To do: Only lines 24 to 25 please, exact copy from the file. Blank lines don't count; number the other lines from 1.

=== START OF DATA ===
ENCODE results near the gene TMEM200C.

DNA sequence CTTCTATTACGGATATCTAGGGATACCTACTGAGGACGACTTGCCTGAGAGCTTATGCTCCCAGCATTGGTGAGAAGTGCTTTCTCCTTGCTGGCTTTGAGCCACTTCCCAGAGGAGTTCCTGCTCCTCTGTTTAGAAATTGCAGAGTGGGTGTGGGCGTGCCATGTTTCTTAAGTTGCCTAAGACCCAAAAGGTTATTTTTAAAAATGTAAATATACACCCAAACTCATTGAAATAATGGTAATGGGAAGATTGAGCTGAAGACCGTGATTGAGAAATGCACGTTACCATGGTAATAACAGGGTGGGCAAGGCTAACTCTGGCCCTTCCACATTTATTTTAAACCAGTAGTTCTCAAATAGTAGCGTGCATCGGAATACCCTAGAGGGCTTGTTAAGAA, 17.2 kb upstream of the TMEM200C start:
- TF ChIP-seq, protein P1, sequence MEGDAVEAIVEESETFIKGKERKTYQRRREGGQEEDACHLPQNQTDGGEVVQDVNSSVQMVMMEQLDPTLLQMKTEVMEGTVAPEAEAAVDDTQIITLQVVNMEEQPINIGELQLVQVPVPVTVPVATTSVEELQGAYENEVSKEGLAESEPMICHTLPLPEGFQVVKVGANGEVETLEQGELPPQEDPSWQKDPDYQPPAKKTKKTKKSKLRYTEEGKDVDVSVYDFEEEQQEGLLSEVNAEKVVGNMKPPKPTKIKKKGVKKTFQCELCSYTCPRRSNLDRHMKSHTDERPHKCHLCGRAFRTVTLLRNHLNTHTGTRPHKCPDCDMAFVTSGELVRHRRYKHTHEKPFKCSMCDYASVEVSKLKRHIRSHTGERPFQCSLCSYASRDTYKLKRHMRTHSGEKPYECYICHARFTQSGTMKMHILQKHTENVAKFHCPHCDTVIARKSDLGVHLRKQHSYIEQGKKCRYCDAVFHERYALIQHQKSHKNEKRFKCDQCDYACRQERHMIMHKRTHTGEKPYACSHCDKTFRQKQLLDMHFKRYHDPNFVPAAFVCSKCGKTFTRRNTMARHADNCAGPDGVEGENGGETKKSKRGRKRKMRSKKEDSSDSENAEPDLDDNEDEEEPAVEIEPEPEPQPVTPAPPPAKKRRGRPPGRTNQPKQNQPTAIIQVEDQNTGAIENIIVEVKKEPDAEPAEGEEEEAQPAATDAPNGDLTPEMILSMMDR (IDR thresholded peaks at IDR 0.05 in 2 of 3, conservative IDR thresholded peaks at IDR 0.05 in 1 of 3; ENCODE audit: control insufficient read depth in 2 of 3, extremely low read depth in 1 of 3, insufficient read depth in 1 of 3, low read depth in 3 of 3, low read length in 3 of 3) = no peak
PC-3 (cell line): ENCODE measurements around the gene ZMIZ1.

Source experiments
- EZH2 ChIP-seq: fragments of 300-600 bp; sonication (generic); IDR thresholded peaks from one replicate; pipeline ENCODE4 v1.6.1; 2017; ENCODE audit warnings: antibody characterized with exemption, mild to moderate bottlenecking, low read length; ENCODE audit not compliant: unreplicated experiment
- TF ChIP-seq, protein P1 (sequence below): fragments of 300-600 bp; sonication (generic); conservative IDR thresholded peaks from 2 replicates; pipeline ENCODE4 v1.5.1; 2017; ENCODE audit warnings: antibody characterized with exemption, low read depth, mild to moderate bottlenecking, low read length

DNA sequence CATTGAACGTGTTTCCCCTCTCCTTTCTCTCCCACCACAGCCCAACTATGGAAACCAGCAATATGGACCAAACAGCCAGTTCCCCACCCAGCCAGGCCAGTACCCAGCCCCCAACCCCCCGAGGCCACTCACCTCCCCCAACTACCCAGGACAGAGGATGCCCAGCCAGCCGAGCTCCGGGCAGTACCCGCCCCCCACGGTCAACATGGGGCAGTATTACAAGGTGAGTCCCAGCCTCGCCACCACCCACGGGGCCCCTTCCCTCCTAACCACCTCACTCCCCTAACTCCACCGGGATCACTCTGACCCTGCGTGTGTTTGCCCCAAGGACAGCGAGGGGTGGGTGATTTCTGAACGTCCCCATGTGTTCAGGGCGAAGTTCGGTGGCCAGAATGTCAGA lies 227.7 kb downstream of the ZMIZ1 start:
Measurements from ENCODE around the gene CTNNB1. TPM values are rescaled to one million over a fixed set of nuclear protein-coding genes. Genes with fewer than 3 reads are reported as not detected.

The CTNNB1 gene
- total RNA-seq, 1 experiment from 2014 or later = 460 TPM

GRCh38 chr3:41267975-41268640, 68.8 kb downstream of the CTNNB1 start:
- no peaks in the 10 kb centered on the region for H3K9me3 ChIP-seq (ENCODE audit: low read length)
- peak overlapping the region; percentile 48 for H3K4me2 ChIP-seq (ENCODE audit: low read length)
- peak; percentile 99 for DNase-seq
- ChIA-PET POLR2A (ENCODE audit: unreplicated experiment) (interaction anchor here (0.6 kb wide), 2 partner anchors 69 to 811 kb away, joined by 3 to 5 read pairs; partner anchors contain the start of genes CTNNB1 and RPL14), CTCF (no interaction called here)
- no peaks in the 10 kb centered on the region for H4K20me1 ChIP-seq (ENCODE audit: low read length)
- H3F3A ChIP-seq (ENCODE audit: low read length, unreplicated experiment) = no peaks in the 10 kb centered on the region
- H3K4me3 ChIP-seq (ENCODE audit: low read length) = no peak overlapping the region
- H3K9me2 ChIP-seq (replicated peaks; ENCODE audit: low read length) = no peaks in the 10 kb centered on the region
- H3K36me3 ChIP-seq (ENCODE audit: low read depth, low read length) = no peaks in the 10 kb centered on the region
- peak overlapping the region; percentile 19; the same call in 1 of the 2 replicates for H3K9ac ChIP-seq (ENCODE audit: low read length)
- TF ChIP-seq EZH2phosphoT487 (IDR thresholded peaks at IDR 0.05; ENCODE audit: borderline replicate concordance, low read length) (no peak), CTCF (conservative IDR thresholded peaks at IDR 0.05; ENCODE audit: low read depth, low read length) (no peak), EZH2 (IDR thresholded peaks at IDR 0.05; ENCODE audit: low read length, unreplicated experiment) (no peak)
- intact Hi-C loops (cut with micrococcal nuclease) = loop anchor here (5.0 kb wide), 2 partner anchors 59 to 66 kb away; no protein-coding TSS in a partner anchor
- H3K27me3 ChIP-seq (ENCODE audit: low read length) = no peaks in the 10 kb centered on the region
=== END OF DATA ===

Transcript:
- intact Hi-C loops (cut with micrococcal nuclease) = loop anchor here (5.0 kb wide), 2 partner anchors 59 to 66 kb away; no protein-coding TSS in a partner anchor
- H3K27me3 ChIP-seq (ENCODE audit: low read length) = no peaks in the 10 kb centered on the region